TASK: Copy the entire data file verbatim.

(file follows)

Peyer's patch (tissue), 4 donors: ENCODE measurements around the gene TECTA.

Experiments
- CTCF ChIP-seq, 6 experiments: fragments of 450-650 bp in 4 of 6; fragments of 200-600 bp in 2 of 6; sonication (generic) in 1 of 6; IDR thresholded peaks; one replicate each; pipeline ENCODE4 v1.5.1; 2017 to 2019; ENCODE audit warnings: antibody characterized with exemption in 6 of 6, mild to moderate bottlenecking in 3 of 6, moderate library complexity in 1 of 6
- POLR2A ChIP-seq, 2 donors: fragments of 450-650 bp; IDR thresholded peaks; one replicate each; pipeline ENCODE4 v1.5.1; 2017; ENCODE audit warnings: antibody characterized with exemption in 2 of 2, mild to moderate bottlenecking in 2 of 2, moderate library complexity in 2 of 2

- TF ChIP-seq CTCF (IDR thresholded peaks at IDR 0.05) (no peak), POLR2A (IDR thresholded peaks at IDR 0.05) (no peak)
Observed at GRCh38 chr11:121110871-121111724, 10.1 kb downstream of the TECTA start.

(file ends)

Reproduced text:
Peyer's patch (tissue), 4 donors: ENCODE measurements around the gene TECTA.

Experiments
- CTCF ChIP-seq, 6 experiments: fragments of 450-650 bp in 4 of 6; fragments of 200-600 bp in 2 of 6; sonication (generic) in 1 of 6; IDR thresholded peaks; one replicate each; pipeline ENCODE4 v1.5.1; 2017 to 2019; ENCODE audit warnings: antibody characterized with exemption in 6 of 6, mild to moderate bottlenecking in 3 of 6, moderate library complexity in 1 of 6
- POLR2A ChIP-seq, 2 donors: fragments of 450-650 bp; IDR thresholded peaks; one replicate each; pipeline ENCODE4 v1.5.1; 2017; ENCODE audit warnings: antibody characterized with exemption in 2 of 2, mild to moderate bottlenecking in 2 of 2, moderate library complexity in 2 of 2

- TF ChIP-seq CTCF (IDR thresholded peaks at IDR 0.05) (no peak), POLR2A (IDR thresholded peaks at IDR 0.05) (no peak)
Observed at GRCh38 chr11:121110871-121111724, 10.1 kb downstream of the TECTA start.